• by ThJ ( 641955 ) <thj@thj.no> on Monday June 27, 2005 @03:27PM (#12923677) Homepage
      Eyh! I'm Norwegian, you insensitive clod! But seriously, Norway is the world's third largest exporter of oil. We influence *your* gas prices. We also happen to be pretty far ahead in the tech and telecom sectors. We're the second richest country in the world (GDP pr capita). Yes! That's right. We have it better than the Americans, *and* we have the Nobel Peace Price. Trolltech, the makers of QT, the base of KDE, is situated in Norway, and don't forget Opera software. "The Scream" was painted by "Edvard Munch" (pr. "Munk" not "Munch"), a Norwegian painter. So *THERE*! Once you know the above, the following references become completely unfunny: "I'd like to thank the Prime Minister of Norway" in one of the "Police Academy" movies. "Norway? More like Snoreway." in the Kenya Flash movie.
    • by __aaijsn7246 ( 86192 ) on Monday June 27, 2005 @03:48PM (#12923969)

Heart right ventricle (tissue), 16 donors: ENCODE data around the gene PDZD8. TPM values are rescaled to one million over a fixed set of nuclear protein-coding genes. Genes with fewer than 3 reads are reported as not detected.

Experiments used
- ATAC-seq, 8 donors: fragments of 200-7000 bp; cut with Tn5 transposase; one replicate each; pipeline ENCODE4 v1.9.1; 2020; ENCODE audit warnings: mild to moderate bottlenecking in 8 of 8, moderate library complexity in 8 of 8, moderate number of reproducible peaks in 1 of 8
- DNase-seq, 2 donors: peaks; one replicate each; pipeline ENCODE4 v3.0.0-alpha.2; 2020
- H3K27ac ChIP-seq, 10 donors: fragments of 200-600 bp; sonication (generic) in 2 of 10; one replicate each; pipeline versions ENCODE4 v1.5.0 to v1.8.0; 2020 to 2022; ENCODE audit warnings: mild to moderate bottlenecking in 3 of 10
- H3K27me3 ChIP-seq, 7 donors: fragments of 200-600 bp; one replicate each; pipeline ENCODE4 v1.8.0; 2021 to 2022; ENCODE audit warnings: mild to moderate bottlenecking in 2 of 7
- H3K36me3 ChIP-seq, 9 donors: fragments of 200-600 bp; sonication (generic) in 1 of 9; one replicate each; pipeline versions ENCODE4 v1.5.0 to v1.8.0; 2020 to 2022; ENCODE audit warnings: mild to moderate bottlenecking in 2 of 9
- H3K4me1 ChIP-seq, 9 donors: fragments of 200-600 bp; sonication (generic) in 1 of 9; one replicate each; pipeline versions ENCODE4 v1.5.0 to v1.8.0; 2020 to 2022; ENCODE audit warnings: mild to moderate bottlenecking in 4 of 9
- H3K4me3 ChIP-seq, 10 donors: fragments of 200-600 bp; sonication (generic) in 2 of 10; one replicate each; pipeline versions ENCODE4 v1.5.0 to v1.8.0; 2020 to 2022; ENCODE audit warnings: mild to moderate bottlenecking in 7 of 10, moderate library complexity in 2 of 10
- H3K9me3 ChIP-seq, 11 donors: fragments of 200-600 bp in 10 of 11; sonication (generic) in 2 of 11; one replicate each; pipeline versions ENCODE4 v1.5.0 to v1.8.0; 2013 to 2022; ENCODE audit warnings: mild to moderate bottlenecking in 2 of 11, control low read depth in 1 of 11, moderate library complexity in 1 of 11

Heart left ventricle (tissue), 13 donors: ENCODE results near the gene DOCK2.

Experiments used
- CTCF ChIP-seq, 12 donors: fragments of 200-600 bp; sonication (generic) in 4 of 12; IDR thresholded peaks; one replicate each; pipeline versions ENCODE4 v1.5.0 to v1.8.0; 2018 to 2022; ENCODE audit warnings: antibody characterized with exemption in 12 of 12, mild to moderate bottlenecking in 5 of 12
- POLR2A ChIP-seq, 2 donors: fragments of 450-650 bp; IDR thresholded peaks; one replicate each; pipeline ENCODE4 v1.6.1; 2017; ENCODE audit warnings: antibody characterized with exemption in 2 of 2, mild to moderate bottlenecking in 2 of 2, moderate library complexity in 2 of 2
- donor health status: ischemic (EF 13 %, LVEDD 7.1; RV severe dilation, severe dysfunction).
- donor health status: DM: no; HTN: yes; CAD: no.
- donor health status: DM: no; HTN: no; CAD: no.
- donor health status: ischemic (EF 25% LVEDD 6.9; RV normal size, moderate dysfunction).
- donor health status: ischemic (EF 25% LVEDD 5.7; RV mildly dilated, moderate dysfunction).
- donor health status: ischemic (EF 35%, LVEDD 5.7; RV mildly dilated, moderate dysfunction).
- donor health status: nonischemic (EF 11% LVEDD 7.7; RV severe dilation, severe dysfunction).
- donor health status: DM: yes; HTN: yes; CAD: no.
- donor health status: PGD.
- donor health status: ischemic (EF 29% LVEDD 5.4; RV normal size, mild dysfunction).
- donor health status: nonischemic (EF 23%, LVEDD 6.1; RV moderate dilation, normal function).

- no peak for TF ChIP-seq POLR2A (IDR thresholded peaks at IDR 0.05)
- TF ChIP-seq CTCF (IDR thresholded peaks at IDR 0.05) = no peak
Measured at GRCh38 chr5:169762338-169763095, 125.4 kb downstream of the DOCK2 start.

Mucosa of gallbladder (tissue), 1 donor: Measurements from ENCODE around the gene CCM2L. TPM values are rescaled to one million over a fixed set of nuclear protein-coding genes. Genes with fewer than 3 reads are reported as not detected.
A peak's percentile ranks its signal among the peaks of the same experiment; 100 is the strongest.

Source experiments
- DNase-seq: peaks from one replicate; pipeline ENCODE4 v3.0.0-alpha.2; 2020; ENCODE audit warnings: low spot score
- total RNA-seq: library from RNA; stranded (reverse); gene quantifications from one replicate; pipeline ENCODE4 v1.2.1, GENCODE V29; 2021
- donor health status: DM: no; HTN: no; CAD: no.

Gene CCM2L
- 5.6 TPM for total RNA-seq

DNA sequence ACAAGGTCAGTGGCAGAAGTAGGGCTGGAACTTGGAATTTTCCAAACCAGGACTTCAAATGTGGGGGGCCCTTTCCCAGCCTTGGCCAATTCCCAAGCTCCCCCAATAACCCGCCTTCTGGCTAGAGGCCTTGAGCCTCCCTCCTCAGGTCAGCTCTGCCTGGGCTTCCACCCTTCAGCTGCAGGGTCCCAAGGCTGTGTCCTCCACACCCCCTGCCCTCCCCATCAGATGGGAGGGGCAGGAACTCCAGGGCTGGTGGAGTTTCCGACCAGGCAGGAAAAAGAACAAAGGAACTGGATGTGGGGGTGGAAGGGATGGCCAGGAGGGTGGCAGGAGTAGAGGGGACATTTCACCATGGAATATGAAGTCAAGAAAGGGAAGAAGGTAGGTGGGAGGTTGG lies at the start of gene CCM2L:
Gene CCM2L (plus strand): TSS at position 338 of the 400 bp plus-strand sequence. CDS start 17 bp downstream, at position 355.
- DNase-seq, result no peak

I spent a few days in Norway last year (Fredrikstad, Oslo, and Bjørkelangen) and it is really a beautiful and well developed nation.

      Check out their GDP per capita: http://www.nationmaster.com/graph-T/eco_gdp_ppp_ca p [nationmaster.com]
      Index of Economic Freedom is good too, although a bit socialist:
      http://www.heritage.org/research/features/index/co untry.cfm?id=Norway [heritage.org]

      Norway can afford to do what it wants. They are very rich (being one of the largest oil and gas producers in the world helps), and aren't even in the European Union nor do they use the Euro. The Norwegians I know are also very well educated, and tons of good software comes from .no as well.

      Their drug laws aren't as terrible as those we have in the United States either, nor do they have the death penalty, etc etc..
    • by Jason Earl ( 1894 ) on Monday June 27, 2005 @03:59PM (#12924088) Homepage Journal